Thursday, May 14, 2009

When you need a shoulder to lean on, there’s MOCHA … when you need a meal, there’s grilled chicken with caramelized onions and peppers!

On Monday, I attended a support group meeting hosted by MOCHA, or Mothers of Children Having Allergies.

Denise Bunning, who co-founded the organization, offers compassion, understanding, and a wealth of knowledge. Indeed, members can be sure to leave each meeting with an armful of useful, interesting information.

Monday’s keynote speaker was Ruchi Gupta, a pediatric physician at the Children’s Memorial Hospital of Chicago. Dr. Gupta discussed results from her study that was designed to compare the general public’s food allergy knowledge with that of physicians and parents of children with food allergies.

There were a number of astonishing findings from Dr. Gupta’s research, including:

  • Over 50% of the general public thinks there’s a cure for food allergies;
  • Although virtually all (99%) the physicians who participated in the survey cared for children with food allergies, just three in ten (28%) indicates they are comfortable interpreting lab tests to diagnose food allergies;
  • Meanwhile, only one in five (22%) physicians believes their medical training has adequately prepared them to care for children with food allergies.

You can read the full report online at

Initially, many of us may feel discouraged or even fearful at these findings. But on the contrary, this research offers us hope that there’s change ahead.

Identifying specific problems in a system is the first step to finding a solution. We can use this information when we talk to our doctors, as well as parents of kids who don’t have allergen concerns. Now, we better understand how each of these groups thinks about food allergies and this knowledge will ultimately contribute to our efforts to ensure everyone stays Safe and Sound.

Looking ahead, Dr. Gupta will next survey 50,000 households with family members who suffer from food allergies. In addition to helping us more accurately quantify the occurrences of food allergies in the U.S. population, the study will also offer insight into the different ways families are coping with their allergy challenges.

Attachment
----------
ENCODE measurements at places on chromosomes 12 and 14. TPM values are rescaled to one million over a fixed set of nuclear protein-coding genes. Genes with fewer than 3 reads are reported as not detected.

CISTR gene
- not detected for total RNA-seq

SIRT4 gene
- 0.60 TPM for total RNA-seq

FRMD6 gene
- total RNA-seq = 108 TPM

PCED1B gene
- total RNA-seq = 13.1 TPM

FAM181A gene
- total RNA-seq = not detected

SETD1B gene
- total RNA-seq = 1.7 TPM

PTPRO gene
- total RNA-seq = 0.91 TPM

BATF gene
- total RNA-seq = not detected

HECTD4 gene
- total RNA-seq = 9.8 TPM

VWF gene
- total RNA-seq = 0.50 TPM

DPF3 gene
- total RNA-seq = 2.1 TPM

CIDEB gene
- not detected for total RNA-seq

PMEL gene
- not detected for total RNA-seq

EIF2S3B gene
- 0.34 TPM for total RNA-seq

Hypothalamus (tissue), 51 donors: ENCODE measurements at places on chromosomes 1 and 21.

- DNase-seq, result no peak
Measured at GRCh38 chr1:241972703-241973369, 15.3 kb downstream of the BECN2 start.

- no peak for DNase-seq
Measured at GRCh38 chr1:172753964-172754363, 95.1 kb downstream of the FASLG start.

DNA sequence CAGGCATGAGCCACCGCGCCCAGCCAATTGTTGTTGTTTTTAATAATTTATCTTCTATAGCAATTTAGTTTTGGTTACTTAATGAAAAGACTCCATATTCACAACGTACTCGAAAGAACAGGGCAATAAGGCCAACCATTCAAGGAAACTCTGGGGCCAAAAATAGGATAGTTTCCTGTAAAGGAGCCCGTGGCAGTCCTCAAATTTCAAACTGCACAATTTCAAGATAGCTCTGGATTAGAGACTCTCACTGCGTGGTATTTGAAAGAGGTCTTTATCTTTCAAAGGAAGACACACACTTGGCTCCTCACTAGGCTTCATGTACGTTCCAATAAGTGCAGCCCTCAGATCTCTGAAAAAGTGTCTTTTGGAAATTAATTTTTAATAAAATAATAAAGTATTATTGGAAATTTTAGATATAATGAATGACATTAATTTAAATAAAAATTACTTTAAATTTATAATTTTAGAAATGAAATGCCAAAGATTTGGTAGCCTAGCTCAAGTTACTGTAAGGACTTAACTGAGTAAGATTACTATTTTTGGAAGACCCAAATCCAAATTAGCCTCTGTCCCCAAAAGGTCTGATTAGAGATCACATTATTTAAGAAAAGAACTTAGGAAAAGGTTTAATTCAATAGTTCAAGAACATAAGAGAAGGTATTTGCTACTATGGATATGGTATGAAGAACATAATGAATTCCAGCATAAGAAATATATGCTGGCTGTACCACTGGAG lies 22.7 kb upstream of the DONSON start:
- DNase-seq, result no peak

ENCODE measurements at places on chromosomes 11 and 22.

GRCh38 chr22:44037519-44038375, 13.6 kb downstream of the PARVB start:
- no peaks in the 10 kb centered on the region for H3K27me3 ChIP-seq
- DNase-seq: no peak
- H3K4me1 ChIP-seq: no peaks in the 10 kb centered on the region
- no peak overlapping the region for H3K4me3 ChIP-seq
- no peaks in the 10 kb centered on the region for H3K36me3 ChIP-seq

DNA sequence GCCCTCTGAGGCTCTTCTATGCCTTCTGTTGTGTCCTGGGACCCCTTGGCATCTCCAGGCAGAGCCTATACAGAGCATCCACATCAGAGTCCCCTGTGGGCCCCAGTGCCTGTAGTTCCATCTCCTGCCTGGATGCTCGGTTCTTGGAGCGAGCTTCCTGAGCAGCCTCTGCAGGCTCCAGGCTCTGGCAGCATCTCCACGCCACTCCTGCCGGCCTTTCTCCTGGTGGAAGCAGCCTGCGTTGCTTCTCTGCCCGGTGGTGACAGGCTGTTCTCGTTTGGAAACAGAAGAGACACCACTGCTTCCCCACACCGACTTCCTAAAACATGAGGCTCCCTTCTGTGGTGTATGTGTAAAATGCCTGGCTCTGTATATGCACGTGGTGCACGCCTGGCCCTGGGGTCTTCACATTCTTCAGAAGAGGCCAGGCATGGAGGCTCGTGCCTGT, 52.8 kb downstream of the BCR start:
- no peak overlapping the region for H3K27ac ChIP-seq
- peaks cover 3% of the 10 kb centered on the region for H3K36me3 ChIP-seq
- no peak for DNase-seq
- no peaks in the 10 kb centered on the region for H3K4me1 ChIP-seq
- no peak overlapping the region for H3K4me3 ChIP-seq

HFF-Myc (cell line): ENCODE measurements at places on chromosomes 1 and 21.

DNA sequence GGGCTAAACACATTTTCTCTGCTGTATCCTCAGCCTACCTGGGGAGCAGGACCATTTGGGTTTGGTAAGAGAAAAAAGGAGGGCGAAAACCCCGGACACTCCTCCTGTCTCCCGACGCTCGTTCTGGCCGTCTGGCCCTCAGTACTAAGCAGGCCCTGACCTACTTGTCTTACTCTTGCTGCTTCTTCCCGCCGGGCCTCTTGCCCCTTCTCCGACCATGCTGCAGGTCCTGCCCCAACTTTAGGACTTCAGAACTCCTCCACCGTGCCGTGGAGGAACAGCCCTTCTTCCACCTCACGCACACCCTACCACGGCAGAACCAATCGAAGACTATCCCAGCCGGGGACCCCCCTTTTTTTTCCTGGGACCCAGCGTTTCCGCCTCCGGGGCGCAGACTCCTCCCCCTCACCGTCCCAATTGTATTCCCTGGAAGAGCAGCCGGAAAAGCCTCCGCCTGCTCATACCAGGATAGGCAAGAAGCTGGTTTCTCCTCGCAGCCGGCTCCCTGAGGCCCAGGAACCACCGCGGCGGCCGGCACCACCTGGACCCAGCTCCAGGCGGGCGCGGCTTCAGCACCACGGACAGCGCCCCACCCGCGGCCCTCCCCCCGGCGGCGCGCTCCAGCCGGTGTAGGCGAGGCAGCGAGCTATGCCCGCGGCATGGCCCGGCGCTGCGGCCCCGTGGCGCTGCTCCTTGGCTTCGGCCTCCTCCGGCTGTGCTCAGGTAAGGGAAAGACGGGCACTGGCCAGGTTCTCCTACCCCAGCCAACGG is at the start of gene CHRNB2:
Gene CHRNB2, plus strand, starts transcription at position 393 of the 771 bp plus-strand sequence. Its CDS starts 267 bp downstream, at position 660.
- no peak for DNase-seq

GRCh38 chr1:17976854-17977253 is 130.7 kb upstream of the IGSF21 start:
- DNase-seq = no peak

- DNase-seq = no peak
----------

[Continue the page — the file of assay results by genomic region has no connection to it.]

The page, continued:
MOCHA meetings are held quarterly at the Highland Park Hospital. For more information about joining MOCHA, visit

Now, let’s eat!

Grilled Chicken with Caramelized Onions and Peppers
Serves 8

Canola oil
8 boneless, skinless chicken breast halves
Kosher salt
Fresh ground black pepper
2 garlic cloves, minced
1 tablespoon olive oil
1 cup thinly sliced onion
1 jalapeno pepper, seeded and thinly sliced in strips
1 red pepper, thinly sliced in strips
1 yellow pepper, thinly sliced in strips
¼ cup honey
1¼ cup chicken broth (keep separate 2 tablespoons)
3 bay leaves
2 tablespoons chopped fresh parsley leaves
1 tablespoon corn starch or arrowroot starch
2 tablespoons chopped fresh parsley leaves

Heat grill to medium and coat lightly with Canola oil.
Pound chicken breasts to even thickness.
Season both sides of chicken with salt and black pepper; rub garlic into breasts.
Cook 3 to 5 minutes per side (or until cooked through); set aside.
Heat large skillet over medium-high heat with extra virgin olive oil.
Add onion, jalapeno and red and yellow pepper.
Add honey and cook 3 to 5 minutes, stirring until sugar is thoroughly incorporated.
Add chicken broth (don’t forget to reserve 2 tablespoons), bay leaves and parsley and bring to a simmer for 5 minutes.
Pour remaining chicken broth into a separate bowl. Mix in cornstarch until it’s completely dissolved, and add to the pan.
Bring onion mixture to a full boil and then reduce heat and simmer until the sauce thickens.
Remove bay leaves and serve over chicken breast; garnish with parsley.

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